Cynicism of society pervades Father John Misty’s ‘Pure Comedy’

Cutting deep into both himself and society, Josh Tillman, also known as Father John Misty weaves strong instrumentals and vocals with commentary and frightening predictions for the future in his new release “Pure Comedy.”

While the music is forceful and emotional, the lyrics heavily rely on preachy rhetoric against religions and industries. This dependence ultimately detracts from the musical content of the album. At many points, the wording is so pointed that staying immersed in the music proves difficult.

Misty’s prominent style in the past was to attack both himself and the world in equal measure. The latter tends to come across much more eloquently in his music.

“Pure Comedy” lends the majority of its time on some extreme social commentary criticizing religion, capitalism and pop culture.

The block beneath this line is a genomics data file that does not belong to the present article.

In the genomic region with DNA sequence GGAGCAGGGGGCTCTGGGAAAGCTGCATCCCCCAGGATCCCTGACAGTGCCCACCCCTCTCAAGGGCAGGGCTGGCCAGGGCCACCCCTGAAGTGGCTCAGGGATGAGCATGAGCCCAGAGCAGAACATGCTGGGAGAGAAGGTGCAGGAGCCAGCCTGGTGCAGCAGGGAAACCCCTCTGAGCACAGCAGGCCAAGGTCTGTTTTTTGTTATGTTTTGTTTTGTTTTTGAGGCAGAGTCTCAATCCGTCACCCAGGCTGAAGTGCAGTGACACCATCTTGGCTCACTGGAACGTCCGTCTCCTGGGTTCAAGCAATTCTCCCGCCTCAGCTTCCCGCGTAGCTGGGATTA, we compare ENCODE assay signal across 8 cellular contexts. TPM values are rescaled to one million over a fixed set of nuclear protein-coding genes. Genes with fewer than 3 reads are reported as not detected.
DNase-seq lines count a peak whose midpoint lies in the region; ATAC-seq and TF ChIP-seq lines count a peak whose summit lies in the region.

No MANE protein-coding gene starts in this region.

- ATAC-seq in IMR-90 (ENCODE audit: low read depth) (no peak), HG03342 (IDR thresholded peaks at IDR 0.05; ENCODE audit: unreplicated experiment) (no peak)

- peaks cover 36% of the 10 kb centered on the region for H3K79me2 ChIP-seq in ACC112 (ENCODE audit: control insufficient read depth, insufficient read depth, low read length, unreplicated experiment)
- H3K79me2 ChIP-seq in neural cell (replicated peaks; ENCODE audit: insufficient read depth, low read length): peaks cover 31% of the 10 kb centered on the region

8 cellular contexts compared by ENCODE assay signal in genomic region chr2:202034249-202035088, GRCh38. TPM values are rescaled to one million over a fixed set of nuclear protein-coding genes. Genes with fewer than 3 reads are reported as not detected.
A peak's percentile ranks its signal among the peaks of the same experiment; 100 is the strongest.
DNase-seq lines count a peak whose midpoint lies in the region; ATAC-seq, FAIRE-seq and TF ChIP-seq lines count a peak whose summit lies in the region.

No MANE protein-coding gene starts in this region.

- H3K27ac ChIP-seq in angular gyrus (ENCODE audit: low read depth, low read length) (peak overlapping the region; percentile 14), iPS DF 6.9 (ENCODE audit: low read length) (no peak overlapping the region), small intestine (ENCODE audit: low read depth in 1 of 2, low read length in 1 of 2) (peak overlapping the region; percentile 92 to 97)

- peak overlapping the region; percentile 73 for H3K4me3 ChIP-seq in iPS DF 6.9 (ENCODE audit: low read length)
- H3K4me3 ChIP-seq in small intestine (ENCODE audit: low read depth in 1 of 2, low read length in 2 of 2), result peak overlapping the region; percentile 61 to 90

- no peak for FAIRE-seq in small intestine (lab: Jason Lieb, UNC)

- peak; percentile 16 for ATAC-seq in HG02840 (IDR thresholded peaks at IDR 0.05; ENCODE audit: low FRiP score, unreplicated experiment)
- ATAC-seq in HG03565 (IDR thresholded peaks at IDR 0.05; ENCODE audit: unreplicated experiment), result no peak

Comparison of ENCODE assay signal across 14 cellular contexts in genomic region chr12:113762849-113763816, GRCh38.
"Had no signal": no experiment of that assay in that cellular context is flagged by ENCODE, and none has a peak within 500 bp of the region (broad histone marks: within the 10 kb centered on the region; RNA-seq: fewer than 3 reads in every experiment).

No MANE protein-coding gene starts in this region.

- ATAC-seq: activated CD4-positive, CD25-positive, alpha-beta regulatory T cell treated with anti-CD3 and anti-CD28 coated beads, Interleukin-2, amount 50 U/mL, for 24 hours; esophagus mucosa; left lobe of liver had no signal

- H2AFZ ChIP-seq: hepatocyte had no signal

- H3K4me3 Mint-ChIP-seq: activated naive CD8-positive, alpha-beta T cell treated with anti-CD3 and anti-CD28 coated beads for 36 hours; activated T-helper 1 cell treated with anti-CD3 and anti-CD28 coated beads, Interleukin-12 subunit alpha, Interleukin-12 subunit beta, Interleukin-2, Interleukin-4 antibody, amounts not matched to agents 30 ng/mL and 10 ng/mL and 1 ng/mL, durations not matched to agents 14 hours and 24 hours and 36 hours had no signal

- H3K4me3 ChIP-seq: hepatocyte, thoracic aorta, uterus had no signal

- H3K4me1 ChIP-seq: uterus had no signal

Each song tends to focus on a particular issue that Father John Misty decides to both depict and dissect. He purposefully dabbles in hypocrisy, with songs like “Leaving LA,” seemingly deprecating the genre and going a tangent about the state of the music industry.

The titular track, “Pure Comedy,” takes apart human nature, chalking each component up as a cosmic level joke.

Alternatively, Misty’s musical prowess shines through in equal measure. Strong moments in the songs are inspiring and dynamic with beautiful vocals. The beginning of the album is a mixture of unique sounds and ideas, but as it draws to a close, the instrumentals become repetitive and drawn out.

“Pure Comedy,” despite some flaws, is a great collection of music that measures a few notches below his last release, the critical success “I Love You, Honeybear.”

The pure skill and complexity of his songwriting shines through at many points, and it overshadows some of the album’s weaker moments.

Leave a comment